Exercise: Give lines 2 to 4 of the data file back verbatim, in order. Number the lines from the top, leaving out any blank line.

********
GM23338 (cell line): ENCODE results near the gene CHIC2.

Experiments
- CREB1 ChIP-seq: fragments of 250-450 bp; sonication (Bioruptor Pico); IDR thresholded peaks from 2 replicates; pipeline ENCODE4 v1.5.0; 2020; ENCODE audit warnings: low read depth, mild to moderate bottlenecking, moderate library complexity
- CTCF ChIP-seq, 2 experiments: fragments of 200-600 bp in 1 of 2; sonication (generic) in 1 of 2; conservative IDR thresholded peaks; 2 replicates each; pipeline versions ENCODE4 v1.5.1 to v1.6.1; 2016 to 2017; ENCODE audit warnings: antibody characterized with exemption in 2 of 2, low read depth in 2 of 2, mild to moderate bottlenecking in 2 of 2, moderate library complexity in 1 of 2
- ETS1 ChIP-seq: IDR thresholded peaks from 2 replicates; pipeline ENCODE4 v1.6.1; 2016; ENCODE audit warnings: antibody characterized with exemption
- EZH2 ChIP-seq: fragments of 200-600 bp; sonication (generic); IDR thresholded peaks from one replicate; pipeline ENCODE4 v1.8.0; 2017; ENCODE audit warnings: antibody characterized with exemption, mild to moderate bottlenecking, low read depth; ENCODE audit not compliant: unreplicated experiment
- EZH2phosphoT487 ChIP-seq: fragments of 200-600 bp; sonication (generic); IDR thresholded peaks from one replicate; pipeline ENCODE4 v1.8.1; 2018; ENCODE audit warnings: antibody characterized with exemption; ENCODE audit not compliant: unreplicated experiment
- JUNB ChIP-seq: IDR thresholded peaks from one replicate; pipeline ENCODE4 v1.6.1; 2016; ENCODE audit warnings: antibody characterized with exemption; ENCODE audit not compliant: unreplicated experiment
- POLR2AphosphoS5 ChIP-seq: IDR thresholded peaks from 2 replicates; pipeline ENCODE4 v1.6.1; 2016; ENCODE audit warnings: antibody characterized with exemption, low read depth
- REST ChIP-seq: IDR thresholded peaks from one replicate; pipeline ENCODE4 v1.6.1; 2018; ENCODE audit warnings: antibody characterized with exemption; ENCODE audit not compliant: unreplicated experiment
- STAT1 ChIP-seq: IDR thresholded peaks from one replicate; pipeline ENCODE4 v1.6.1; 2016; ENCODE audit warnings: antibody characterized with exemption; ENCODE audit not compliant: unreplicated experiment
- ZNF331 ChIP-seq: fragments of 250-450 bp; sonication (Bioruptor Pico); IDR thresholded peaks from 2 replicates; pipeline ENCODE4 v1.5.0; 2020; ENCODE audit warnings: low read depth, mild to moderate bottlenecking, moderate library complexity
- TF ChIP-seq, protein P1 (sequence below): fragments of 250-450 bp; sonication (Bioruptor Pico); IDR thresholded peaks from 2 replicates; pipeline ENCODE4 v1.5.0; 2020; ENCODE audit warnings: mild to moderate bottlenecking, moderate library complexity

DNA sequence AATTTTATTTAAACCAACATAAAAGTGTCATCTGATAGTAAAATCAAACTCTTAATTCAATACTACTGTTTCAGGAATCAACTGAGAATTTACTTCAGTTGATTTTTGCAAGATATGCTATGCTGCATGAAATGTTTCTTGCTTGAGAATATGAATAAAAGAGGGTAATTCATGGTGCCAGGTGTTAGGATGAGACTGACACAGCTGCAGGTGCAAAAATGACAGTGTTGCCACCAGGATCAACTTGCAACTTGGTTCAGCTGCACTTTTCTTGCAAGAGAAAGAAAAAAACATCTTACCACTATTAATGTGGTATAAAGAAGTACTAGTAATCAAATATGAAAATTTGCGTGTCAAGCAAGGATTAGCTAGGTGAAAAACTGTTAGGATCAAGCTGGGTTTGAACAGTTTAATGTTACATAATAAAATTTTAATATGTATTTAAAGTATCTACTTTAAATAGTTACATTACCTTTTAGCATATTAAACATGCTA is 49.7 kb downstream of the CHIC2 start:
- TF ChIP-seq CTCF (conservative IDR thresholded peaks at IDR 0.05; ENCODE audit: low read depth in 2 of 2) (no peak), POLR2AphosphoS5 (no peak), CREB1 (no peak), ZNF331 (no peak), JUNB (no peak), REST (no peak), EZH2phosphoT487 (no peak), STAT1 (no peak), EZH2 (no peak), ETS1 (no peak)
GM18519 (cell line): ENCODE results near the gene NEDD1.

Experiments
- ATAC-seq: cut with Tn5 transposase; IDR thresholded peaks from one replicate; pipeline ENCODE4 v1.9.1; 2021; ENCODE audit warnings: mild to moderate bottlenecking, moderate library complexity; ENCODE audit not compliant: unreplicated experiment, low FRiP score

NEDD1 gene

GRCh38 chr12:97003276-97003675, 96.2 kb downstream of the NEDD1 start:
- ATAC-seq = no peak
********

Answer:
Experiments
- CREB1 ChIP-seq: fragments of 250-450 bp; sonication (Bioruptor Pico); IDR thresholded peaks from 2 replicates; pipeline ENCODE4 v1.5.0; 2020; ENCODE audit warnings: low read depth, mild to moderate bottlenecking, moderate library complexity
- CTCF ChIP-seq, 2 experiments: fragments of 200-600 bp in 1 of 2; sonication (generic) in 1 of 2; conservative IDR thresholded peaks; 2 replicates each; pipeline versions ENCODE4 v1.5.1 to v1.6.1; 2016 to 2017; ENCODE audit warnings: antibody characterized with exemption in 2 of 2, low read depth in 2 of 2, mild to moderate bottlenecking in 2 of 2, moderate library complexity in 1 of 2